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The technoscientization of IVF? Contemporary trends and counter-trends

Thu, August 30, 2:00 to 3:30pm, ICC, E3.2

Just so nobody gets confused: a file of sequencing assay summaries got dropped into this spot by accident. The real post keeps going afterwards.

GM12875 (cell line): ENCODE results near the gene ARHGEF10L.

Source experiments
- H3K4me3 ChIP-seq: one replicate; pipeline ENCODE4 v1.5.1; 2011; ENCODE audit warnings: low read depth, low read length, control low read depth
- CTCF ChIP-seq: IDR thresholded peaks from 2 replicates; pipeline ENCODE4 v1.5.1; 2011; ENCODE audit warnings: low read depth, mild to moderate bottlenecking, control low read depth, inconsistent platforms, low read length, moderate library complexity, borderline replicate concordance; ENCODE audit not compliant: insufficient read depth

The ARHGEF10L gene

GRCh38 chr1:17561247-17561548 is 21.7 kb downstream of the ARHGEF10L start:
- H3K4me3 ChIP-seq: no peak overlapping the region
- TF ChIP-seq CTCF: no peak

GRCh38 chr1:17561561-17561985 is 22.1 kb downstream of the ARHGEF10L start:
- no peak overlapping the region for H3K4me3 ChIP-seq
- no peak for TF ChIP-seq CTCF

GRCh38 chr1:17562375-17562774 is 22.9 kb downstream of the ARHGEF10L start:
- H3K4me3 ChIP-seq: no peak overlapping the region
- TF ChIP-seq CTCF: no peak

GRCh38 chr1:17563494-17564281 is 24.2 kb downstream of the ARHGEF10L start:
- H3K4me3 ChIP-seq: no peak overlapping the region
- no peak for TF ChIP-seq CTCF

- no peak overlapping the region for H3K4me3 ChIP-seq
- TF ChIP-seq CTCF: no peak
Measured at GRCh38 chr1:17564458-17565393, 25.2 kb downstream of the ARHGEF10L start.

With so-called ‘three parent embryos’, personalised drug regimens, genome editing and the use of ‘next generation sequencing’, global IVF (in vitro fertilization) is becoming more and more high-tech. In many ways it is a prime example of the ‘biomedicalization’ trends Adele Clarke and her colleagues have identified, whereby medicine is ever more imbricated in the new techno-political economy. However, as they suggest, there are also a number of counter-trends. Indeed some aspects of IVF are becoming more low-tech and removed from corporate medicine. This paper draws on data collected in interviews with IVF practitioners, in the media and in scientific reports, as well as on the existing literature on IVF, to explore these trends and counter-trends. It finds that different aspects of IVF illustrate and contradict different processes of biomedicalization, and highlights some of the complex and multi-dimensional ways technology and society interact, both within and across nations. It considers not only places such as the US and Europe, but also the Pacific and Asia. The paper offers an empirical contribution to STS by highlighting some of the ways in which IVF is done today, and a theoretical one by reflecting on the usefulness of the concept of ‘biomedicalization’ in bringing to prominence some of the contradictions of IVF practices.